Rwanda says it has ‘fully upheld its side’ of migrant agreement

Rwanda “has fully upheld its side of the agreement”, its government said after Sir Keir Starmer confirmed the deportation policy is to be scrapped.

In a statement on Monday, a spokesperson in Kigali said they “take note” of the UK Government’s plan to axe the multimillion-pound agreement, which Rishi Sunak had set up in an effort to deter migrants from crossing the English Channel.

On Saturday, Sir Keir described the Migration and Economic Development Partnership (MEDP) with the African nation as being “dead and buried before it started”.

The statement from Rwanda comes after the first migrants to cross the Channel since Labour’s General Election victory arrived in the UK, adding to the 13,574 already recorded by the Home Office to make the journey this year.

A Rwandan government spokesperson said: “Rwanda takes note of the intention of the UK Government to terminate the Migration and Economic Development Partnership Agreement, as provided for under the terms of the treaty passed by both our parliaments.

“This partnership was initiated by the government of the UK in order to address the crisis of irregular migration affecting the UK — a problem of the UK, not Rwanda.

“Rwanda has fully upheld its side of the agreement, including with regard to finances, and remains committed to finding solutions to the global migration crisis, including providing safety, dignity and opportunity to refugees and migrants who come to our country.”

Labour committed to scrapping the Rwanda scheme in its winning manifesto.

The Tories had pledged a “regular rhythm of flights every month” to Rwanda in their election offering, but the previous government had refused to say how much more money – on top of £290 million already committed – the UK had agreed to pay Rwanda as part of the deal.

Figures obtained in 2023 using the Freedom of Information Act revealed a further £2.1 million spent fighting legal challenges to the plan.

Sir Keir Starmer speaks to a broadcaster
Sir Keir Starmer became Prime Minister after the General Election on July 4 (Alastair Grant/PA)

A spokesperson for Sir Keir told reporters earlier on Monday: “We’re getting to work straight away because we know that this summer will be challenging.”

The Government is “now focused on the work needed to secure our borders and smash the gangs”, he added.

Over the weekend, the Prime Minister said he was “not prepared to continue with gimmicks” as Labour announced plans to free the last two migrants who were detained ahead of anticipated flights.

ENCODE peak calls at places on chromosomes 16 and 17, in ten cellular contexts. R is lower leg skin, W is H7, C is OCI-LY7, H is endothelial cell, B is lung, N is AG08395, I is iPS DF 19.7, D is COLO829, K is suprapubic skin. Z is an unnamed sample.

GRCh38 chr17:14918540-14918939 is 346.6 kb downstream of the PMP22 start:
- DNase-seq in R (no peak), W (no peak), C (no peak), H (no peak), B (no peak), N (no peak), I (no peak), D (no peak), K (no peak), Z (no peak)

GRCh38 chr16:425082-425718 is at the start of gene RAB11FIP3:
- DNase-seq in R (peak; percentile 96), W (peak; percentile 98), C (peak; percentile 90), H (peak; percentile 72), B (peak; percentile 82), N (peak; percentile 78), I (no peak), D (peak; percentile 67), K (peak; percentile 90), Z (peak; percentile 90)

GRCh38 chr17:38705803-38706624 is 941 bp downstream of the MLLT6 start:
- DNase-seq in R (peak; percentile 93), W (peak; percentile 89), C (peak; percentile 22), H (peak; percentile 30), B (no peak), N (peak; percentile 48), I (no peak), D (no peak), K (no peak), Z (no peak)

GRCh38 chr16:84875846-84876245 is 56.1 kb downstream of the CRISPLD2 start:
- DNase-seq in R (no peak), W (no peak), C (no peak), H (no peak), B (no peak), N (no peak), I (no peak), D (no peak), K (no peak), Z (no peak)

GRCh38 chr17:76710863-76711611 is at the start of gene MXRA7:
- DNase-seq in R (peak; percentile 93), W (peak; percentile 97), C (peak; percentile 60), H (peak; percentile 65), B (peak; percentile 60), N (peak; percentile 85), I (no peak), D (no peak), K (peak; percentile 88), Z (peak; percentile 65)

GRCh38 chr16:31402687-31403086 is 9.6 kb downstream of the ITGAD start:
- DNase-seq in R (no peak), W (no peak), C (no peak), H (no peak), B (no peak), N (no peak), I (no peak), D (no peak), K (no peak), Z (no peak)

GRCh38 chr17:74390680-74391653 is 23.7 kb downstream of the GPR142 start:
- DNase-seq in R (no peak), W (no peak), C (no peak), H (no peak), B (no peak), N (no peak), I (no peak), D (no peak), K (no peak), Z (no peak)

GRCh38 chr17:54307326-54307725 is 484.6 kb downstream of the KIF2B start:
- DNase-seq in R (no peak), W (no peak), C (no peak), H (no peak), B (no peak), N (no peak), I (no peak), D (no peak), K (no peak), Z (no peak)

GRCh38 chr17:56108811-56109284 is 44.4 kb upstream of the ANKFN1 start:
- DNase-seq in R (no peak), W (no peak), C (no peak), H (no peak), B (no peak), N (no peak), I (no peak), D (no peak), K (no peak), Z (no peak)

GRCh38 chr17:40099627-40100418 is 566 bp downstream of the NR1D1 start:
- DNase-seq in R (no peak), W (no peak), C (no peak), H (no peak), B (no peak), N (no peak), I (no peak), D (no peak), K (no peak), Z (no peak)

“Look at the numbers that have come over in the first six-and-a-bit months of this year, they are record numbers – that is the problem that we are inheriting,” Sir Keir added.

“The Rwanda scheme was dead and buried before it started. It’s never been a deterrent.”

According to the MEDP, either government could have axed the agreement, but it will only formally end three months after the other party is notified in writing.

It would have lasted until April 13 2027, had the UK Government not signalled its end.

A Border Force boat arrives back in Dover harbour on Monday
A Border Force boat arrives back in Dover harbour on Monday (Gareth Fuller/PA)

It enabled the Government to send migrants who did not have a right to remain in the country to Rwanda if they had “arrived in the UK through an illegal and dangerous route” since 2022.

The 13,574 arrivals so far in 2024 is a record for the first six months of a calendar year.

It is also 12% higher than the number recorded by the same time last year (12,119) and up 3% on the same period in 2022 (13,149), according to PA news agency analysis of government data.

Home Secretary Yvette Cooper said while visiting police officers in Lewisham, London: “We need to clear the Conservatives’ asylum backlog, but the first priority has to be to get the stronger border security in place, and that is why our first step is setting up the new Border Security Command.”

The Home Office is set to recruit a “leader used to working in complex and challenging environments, for example at senior levels of policing, intelligence or the military” to bring together the work of the National Crime Agency (NCA), intelligence agencies, police, immigration enforcement and Border Force.

On the campaign trail before last week’s election, former prime minister Mr Sunak described Labour’s pledges as “an illegal migration amnesty and sweetheart deal with the European Union that would see Britain taking even more illegal migrants from the continent”.